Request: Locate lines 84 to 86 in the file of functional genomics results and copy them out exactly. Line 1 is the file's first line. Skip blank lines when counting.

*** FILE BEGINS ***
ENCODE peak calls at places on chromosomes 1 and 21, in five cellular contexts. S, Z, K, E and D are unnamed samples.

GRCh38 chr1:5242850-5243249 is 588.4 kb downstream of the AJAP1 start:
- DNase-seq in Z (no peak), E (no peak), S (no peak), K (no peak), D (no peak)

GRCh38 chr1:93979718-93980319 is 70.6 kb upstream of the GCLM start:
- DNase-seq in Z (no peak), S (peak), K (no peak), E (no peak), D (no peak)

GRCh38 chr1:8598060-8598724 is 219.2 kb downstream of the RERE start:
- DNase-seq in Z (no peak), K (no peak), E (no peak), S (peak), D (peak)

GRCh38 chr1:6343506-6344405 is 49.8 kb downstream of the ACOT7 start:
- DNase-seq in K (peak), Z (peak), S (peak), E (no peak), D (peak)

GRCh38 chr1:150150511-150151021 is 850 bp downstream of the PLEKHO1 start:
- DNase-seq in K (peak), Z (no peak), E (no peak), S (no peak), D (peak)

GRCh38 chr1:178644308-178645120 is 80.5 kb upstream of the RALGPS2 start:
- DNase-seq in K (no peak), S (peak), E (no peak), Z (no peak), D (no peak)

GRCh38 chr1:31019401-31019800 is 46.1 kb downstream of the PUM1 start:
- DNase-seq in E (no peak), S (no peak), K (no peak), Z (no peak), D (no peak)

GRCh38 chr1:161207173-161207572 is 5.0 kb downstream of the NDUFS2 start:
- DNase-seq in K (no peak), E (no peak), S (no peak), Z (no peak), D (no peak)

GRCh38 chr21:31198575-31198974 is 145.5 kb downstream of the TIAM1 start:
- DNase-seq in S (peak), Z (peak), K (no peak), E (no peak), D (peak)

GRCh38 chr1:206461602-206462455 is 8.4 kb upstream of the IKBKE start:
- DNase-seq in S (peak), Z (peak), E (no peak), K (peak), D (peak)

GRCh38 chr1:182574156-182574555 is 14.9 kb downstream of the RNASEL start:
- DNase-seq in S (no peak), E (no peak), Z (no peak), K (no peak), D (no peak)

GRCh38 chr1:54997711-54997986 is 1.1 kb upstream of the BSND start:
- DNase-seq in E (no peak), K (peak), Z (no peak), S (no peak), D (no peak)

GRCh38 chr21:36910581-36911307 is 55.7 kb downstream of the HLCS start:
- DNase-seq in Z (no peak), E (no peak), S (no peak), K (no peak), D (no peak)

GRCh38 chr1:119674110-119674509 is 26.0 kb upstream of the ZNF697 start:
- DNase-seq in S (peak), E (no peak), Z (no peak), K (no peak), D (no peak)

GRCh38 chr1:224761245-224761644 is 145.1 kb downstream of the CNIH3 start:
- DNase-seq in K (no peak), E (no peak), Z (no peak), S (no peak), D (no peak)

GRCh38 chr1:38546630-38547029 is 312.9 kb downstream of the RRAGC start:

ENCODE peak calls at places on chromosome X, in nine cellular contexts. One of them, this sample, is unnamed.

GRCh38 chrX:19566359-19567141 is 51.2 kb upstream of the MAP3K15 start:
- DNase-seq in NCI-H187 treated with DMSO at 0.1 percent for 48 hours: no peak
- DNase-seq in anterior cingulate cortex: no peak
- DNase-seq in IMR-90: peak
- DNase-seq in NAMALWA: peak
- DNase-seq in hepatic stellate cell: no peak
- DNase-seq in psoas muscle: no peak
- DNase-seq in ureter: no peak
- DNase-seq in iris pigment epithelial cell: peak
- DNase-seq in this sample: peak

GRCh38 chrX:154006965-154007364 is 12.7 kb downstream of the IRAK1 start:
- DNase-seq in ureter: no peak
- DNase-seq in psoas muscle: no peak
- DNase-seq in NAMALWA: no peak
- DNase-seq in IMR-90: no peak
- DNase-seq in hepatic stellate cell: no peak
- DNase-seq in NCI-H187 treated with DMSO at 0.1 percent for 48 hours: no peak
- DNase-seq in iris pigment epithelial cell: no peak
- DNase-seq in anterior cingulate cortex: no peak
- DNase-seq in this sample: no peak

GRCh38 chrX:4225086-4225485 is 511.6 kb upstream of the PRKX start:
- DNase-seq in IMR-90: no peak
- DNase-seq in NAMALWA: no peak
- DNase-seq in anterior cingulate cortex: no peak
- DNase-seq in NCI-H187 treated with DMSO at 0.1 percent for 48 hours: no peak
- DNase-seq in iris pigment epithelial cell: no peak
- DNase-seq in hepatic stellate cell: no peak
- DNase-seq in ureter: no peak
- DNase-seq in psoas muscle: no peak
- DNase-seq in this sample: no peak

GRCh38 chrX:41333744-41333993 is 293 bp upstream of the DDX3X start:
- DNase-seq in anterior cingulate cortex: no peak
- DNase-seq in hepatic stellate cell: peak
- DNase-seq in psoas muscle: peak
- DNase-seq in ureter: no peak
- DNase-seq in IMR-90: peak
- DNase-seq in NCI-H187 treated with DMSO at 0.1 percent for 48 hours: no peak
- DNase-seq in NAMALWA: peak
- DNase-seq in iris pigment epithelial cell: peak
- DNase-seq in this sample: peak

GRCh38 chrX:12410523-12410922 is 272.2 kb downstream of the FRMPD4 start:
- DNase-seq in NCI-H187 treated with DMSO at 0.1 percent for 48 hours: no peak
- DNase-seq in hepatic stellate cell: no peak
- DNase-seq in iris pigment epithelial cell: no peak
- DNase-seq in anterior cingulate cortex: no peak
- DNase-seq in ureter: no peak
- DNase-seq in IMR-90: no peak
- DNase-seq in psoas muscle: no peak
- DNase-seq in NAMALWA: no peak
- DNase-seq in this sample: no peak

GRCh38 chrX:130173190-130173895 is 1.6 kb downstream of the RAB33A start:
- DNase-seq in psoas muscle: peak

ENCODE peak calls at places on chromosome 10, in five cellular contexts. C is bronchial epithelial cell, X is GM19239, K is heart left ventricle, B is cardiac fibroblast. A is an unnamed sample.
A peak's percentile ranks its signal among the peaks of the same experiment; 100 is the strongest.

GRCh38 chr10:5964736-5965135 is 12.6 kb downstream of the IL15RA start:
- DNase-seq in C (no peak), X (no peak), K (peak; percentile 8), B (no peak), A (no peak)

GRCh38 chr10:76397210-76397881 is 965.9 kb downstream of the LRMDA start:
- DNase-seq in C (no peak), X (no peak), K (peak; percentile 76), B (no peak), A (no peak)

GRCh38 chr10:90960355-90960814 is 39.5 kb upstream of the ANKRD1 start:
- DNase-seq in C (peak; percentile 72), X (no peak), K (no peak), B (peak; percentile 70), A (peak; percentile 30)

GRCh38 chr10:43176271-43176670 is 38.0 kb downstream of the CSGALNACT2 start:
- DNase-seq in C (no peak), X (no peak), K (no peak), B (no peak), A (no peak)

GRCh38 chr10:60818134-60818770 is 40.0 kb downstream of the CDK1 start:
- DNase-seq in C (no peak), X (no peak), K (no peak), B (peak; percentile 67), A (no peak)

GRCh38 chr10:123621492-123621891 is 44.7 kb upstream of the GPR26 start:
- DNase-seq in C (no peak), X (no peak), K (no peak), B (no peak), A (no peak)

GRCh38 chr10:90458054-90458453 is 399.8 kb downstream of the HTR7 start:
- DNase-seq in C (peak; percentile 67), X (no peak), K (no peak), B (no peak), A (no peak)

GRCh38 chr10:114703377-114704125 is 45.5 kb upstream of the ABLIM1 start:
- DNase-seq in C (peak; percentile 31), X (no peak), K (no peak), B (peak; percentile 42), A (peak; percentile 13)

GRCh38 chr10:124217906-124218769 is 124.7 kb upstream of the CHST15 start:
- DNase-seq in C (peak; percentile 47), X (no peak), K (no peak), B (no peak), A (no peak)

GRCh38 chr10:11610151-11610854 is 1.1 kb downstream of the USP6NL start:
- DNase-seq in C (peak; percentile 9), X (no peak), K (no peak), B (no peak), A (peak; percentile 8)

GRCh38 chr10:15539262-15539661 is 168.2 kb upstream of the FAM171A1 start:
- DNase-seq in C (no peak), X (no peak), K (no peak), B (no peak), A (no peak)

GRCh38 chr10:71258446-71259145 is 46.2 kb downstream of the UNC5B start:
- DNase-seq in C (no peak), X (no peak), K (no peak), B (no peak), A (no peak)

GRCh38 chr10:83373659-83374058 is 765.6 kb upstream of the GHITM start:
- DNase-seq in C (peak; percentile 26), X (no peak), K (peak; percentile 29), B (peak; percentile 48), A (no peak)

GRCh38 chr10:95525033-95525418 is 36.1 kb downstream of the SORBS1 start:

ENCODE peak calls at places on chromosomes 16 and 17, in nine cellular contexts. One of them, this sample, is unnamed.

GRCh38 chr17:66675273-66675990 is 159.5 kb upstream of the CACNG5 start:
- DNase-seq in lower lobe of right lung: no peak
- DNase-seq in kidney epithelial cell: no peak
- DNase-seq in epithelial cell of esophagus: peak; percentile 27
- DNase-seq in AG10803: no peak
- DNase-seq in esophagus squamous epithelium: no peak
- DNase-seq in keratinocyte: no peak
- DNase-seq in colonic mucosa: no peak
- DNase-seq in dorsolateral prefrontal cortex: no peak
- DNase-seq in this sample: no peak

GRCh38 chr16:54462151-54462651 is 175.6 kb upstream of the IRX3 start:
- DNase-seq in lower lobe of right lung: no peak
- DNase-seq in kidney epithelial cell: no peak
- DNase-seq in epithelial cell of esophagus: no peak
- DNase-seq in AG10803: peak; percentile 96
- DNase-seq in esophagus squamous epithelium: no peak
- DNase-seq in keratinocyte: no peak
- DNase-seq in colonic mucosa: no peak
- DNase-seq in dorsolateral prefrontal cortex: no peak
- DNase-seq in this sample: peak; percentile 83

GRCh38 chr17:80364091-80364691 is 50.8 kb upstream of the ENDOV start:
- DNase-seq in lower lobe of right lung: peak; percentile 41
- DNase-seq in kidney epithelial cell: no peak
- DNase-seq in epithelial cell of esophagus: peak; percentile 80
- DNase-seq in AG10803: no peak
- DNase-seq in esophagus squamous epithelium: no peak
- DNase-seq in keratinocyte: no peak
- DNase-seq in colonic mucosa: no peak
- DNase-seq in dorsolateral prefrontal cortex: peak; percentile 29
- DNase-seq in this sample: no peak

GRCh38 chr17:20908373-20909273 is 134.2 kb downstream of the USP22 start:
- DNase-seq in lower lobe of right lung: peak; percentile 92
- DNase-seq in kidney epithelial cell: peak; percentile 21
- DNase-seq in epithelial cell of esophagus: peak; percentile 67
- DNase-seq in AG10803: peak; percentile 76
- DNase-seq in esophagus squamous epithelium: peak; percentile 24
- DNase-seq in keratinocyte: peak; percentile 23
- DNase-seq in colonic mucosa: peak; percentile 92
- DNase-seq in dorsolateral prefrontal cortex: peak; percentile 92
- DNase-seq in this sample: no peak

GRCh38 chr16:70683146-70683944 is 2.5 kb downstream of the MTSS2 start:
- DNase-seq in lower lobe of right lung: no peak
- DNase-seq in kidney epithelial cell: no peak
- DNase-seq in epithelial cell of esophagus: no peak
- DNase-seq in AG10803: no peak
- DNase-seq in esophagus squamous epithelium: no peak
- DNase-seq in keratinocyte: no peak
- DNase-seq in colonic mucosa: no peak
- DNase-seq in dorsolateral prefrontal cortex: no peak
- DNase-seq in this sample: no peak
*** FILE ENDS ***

GRCh38 chrX:130173190-130173895 is 1.6 kb downstream of the RAB33A start:
- DNase-seq in psoas muscle: peak

ENCODE peak calls at places on chromosome 10, in five cellular contexts. C is bronchial epithelial cell, X is GM19239, K is heart left ventricle, B is cardiac fibroblast. A is an unnamed sample.